Sledgehammer “worked with a Pentagon adviser” for Call of Duty: Advanced Warfare

Call of Duty: Advanced Warfare - a few years ahead of us.

Three years ago, Sledgehammer had just finished propping up an Infinity Ward devastated by the departure of half its staff to Respawn Entertainment. They’d made another game about Russian ultranationalists in Modern Warfare 3, and were tasked with conceiving the Next Big Threat for Call of Duty: Advanced Warfare.

“We got together with a scenario planner from the department of defense, who is active in the Pentagon,” said Sledgehammer co-founder Michael Condrey. “His job is to think about future threats and prepare ‘what if’ scenarios for the US government. So we asked him, what do you think will be the conflict of tomorrow?”

The scenario planner wasn’t worried about a new Cold War, a joint assault by Islamic extremist states, or even China – which he claimed will “eventually collapse under its own economic weight”. Rather, he said that the US’s greatest realistic threat was from a rogue private military company.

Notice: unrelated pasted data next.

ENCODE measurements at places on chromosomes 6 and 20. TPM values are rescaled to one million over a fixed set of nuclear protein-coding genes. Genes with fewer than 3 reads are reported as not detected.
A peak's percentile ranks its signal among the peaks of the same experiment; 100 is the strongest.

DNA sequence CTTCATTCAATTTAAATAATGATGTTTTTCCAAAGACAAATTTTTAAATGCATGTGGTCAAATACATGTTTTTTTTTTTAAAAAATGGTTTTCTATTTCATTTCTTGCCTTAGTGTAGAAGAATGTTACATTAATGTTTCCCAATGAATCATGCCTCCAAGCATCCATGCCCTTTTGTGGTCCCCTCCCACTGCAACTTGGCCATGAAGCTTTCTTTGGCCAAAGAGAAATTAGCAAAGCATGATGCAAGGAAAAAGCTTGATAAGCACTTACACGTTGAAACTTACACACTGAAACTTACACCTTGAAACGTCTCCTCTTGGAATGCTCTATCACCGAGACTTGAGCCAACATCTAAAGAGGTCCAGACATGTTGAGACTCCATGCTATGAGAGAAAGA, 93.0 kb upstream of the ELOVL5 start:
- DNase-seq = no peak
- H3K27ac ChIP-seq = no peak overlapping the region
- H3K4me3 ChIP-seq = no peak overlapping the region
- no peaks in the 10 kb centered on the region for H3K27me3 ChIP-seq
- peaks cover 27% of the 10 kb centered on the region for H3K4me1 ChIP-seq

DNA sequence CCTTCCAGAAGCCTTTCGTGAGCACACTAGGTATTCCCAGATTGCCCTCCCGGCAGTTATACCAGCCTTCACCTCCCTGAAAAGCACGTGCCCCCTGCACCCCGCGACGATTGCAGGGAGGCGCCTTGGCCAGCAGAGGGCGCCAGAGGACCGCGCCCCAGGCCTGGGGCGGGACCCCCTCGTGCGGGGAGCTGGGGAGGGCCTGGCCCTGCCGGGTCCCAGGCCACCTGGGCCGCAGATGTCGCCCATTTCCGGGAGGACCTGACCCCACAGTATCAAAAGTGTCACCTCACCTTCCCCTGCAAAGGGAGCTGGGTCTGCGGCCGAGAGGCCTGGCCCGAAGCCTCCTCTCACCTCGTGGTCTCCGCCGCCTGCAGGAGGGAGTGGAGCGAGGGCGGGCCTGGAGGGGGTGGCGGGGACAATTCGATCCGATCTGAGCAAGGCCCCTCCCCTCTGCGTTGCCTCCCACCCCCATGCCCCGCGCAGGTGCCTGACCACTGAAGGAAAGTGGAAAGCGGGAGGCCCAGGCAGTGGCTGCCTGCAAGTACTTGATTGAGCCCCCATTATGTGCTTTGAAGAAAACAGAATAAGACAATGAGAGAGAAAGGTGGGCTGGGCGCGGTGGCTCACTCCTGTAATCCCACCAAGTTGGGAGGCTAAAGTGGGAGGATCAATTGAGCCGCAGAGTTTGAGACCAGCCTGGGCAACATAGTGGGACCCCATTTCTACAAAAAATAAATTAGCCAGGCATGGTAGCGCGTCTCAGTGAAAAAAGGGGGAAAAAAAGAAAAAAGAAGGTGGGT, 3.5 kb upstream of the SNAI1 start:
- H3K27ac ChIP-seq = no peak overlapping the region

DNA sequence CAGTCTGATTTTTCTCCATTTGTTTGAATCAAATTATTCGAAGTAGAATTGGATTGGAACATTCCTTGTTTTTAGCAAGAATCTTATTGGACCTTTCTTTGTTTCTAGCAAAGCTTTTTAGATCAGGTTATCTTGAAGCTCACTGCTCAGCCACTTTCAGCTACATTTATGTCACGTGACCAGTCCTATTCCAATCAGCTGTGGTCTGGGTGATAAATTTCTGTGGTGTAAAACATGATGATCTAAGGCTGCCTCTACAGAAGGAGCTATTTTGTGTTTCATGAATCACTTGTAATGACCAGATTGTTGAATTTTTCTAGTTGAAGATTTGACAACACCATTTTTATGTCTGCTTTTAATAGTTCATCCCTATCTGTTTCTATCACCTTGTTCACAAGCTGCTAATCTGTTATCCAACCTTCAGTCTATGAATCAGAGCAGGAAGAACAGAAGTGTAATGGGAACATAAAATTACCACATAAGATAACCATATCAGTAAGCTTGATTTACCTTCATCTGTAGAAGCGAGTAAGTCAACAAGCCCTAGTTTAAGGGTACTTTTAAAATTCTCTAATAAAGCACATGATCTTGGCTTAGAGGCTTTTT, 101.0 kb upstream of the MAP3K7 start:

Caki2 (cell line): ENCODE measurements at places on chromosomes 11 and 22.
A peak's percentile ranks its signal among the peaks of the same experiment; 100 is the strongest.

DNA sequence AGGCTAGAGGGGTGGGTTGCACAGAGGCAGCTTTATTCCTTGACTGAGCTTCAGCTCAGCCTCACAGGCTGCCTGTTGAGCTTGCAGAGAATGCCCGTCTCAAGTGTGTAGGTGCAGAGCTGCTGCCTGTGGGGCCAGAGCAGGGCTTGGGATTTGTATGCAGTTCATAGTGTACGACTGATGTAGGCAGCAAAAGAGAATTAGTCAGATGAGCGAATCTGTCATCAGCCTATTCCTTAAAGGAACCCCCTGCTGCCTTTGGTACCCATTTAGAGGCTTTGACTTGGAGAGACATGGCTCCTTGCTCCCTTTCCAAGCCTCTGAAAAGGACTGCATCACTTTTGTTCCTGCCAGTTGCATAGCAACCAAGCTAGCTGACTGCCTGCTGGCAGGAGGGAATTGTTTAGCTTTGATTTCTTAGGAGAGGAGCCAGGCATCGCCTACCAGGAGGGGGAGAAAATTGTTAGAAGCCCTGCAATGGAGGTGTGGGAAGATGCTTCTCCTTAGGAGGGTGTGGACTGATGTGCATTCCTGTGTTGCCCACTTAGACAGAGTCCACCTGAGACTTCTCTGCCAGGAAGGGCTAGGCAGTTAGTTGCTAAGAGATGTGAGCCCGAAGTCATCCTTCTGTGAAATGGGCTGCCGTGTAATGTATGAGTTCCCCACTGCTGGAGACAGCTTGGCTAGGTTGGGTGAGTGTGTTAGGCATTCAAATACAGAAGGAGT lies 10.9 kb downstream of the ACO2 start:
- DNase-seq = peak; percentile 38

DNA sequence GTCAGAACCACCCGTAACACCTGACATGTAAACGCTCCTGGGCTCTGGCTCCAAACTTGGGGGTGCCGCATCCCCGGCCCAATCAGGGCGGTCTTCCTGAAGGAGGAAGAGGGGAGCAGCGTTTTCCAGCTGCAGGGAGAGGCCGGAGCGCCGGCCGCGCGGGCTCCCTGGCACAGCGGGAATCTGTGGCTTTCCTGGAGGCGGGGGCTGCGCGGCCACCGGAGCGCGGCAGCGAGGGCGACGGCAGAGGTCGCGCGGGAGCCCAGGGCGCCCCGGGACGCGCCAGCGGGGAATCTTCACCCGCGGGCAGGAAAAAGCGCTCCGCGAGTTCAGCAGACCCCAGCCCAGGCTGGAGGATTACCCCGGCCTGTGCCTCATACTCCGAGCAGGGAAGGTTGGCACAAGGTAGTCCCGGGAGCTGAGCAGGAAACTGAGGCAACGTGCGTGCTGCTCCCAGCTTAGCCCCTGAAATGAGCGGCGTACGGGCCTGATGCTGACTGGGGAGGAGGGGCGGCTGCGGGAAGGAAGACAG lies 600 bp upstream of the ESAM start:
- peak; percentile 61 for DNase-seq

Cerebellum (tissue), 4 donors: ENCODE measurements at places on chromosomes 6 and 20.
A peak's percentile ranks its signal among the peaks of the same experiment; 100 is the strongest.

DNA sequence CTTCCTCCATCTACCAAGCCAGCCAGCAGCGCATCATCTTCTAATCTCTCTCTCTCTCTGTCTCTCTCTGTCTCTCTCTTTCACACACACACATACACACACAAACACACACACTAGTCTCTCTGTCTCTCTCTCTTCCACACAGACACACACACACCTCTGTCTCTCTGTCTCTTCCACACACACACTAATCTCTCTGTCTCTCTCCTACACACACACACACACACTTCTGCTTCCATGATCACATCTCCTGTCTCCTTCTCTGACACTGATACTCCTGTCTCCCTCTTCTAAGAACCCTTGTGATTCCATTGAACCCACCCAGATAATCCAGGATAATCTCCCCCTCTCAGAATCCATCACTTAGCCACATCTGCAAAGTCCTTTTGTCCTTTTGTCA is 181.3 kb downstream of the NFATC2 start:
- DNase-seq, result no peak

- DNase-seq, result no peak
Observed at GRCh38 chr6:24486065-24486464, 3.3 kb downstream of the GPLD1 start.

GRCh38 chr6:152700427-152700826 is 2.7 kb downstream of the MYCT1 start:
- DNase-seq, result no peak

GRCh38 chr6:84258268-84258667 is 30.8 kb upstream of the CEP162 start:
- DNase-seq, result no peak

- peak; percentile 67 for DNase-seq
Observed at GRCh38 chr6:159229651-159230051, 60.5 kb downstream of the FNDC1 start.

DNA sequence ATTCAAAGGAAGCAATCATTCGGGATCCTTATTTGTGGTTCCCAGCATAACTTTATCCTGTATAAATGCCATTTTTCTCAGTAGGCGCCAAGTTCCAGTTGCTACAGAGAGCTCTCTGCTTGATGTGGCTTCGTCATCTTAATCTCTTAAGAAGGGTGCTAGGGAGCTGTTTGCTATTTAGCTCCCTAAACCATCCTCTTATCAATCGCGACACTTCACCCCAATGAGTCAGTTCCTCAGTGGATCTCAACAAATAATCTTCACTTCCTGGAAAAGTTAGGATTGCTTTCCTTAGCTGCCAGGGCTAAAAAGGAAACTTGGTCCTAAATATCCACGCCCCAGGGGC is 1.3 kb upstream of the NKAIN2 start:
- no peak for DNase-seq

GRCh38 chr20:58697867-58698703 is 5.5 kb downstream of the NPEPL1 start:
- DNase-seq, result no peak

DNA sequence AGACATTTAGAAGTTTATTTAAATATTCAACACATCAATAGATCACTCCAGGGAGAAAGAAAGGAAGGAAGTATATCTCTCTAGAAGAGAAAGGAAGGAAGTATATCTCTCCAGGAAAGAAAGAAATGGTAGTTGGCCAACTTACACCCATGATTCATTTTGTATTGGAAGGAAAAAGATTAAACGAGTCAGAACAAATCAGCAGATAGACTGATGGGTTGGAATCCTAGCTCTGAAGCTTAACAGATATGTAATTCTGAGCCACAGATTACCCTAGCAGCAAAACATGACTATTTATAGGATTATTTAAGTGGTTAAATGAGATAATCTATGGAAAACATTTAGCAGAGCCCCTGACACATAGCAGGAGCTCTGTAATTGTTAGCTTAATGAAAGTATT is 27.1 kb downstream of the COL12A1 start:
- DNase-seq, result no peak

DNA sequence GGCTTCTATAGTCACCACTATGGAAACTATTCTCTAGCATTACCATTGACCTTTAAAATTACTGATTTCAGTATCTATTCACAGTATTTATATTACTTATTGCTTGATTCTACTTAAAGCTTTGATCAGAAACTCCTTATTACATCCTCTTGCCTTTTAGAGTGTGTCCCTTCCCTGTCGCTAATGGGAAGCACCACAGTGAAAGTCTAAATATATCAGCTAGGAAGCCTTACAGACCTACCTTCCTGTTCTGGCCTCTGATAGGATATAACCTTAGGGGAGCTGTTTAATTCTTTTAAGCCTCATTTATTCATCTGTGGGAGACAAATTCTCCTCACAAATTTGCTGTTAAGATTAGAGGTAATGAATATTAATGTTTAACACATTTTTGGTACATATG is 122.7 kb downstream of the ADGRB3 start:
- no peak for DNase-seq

“We thought that was fascinating and provocative,” Condrey told The Guardian. “What happens when an organisation that’s built for profit has access to all the latest weapons and technology – an organisation that can operate outside of the Geneva Convention, that can be purchased by the highest bidder? What if that got out of control?”

Sledgehammer were writing the game as Europe’s economy was falling apart, and it seemed PMCs would only become a more attractive prospect for nations without the coffers to fund a large standing army.

“Why not outsource war?”, asked Condrey. “It’s better for PR – you don’t have to explain to parents why their kids are dying in battles on foreign soil.”

So, uh, there you have it. The absurd collapsing of the Golden Gate Bridge in Advanced Warfare is an all-too-real nightmare for the US government. Or at least, the premise behind it is.

A year ago, Activision’s Dan Amrich claimed that Call of Duty: Ghosts’ lightning rods from space were “more science than science fiction” – and Condrey has previously suggested that Call of Duty is believable and relatable. Are you kept up at night by CoD’s visions of jetsetting villains?